Supersedure cells in a top bar hive

UPDATE: It turns out these were swarm cells and half of these bees swarmed on Aug 7. I didn’t expect them to swarm this late in the season, but I guess the swarm instinct was strong.

Yesterday, I inspected my top bar hive. It had been a week and a half since I last visited them. The colony is doing excellent aside from some slight cross combing that is happening at the back, in the honeycomb. The queen is definitely very active and thorough with a great laying pattern and signs of brood in all stages of development.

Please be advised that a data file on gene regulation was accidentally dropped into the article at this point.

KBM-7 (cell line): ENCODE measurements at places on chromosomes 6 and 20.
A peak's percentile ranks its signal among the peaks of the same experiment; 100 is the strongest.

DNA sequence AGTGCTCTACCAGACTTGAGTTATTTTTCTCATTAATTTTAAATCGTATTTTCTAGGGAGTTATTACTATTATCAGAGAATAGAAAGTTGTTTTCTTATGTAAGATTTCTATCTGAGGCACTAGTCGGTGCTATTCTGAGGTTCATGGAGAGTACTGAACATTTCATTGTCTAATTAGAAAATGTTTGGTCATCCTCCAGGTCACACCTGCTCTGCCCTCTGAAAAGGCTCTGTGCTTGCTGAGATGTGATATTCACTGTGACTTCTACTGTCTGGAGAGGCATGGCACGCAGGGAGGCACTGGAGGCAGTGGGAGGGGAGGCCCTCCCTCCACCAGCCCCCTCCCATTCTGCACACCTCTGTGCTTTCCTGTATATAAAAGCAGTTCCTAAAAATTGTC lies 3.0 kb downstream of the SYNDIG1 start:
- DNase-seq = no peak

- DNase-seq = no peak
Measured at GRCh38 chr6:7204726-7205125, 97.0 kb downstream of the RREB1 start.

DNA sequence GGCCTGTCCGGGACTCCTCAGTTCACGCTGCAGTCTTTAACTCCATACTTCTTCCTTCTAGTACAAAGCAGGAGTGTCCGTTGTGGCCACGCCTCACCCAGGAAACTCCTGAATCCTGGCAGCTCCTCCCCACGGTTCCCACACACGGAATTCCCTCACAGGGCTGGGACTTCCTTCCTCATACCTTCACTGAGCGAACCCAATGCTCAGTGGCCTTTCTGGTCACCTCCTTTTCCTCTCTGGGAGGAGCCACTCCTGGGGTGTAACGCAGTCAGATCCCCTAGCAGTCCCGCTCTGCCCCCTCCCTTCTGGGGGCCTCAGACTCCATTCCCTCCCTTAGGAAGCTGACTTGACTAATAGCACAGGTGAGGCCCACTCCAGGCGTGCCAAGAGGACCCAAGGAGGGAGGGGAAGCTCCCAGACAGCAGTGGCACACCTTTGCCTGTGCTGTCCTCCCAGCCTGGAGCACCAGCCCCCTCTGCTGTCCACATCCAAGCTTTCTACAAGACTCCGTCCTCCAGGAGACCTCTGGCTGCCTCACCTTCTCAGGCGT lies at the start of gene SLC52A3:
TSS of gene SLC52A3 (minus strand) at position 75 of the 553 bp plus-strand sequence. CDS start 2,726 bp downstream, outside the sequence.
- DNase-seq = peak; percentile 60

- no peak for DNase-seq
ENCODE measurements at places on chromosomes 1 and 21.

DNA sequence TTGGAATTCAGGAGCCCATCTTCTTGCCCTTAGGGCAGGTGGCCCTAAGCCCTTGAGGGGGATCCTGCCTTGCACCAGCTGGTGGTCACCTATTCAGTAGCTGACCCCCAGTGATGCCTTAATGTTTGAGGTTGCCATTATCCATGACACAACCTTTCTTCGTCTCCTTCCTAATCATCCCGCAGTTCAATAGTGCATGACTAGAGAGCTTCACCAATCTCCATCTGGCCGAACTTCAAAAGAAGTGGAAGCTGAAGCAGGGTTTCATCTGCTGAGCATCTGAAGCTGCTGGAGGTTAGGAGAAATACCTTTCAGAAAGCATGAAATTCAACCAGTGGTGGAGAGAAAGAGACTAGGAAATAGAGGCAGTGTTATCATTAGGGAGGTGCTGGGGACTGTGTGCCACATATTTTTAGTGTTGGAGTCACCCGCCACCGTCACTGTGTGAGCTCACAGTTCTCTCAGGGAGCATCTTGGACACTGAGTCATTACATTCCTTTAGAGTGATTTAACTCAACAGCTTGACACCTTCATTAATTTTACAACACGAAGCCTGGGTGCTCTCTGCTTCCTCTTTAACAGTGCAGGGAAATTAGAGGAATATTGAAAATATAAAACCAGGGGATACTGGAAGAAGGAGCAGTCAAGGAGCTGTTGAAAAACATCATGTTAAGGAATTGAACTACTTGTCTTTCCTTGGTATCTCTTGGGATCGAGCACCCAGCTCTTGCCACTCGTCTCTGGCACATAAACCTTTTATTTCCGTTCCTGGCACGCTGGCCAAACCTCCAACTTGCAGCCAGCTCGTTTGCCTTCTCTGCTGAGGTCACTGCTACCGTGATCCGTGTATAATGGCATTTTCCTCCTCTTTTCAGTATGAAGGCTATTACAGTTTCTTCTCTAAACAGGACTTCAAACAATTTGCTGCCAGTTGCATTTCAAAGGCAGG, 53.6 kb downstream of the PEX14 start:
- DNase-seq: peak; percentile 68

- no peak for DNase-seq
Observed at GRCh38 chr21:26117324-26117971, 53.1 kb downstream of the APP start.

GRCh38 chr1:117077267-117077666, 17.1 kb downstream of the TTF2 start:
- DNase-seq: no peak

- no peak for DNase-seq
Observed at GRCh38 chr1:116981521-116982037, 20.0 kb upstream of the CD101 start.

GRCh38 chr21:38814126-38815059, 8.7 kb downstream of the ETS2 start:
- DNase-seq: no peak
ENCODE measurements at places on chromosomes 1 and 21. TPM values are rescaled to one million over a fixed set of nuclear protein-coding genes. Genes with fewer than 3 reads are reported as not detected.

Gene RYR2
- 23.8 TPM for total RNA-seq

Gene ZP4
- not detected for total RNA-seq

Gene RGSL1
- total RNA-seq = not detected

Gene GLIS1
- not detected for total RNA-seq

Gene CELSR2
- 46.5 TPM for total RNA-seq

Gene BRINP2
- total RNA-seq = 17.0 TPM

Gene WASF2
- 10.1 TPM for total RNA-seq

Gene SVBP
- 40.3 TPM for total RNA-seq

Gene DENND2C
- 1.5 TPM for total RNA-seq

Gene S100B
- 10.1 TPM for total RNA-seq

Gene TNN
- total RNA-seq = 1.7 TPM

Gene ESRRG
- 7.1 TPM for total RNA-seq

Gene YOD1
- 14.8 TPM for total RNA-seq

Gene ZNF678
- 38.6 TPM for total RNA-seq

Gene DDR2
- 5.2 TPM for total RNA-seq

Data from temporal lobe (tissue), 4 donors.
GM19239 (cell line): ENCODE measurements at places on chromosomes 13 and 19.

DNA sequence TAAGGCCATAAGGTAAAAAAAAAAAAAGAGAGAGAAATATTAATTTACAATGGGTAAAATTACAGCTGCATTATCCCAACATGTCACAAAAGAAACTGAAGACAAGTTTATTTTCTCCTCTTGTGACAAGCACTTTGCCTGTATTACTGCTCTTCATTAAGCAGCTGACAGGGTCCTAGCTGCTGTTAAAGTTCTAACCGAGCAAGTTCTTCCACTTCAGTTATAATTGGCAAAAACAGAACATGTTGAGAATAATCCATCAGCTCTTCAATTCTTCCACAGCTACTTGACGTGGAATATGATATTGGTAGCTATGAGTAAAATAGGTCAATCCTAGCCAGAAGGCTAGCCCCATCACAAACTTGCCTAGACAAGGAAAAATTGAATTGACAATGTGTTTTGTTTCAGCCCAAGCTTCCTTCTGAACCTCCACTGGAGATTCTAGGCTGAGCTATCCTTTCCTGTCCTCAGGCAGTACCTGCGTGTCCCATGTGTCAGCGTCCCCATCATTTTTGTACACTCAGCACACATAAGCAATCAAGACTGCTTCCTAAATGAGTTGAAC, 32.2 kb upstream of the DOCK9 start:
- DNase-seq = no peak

However, on three of the bars that I examined, I found open supersedure cells like the ones pictured above. They caught me a bit by surprise and I’m not sure why they’re there. I believe I saw at least one larva inside these cells, but it was very difficult to see inside.

I don’t want to remove them, because I trust that the bees know what they’re doing better than I do. Perhaps the queen is maimed or very old. Otherwise, this is an extremely healthy colony. Perhaps these are just empty cells to be used in case of an emergency.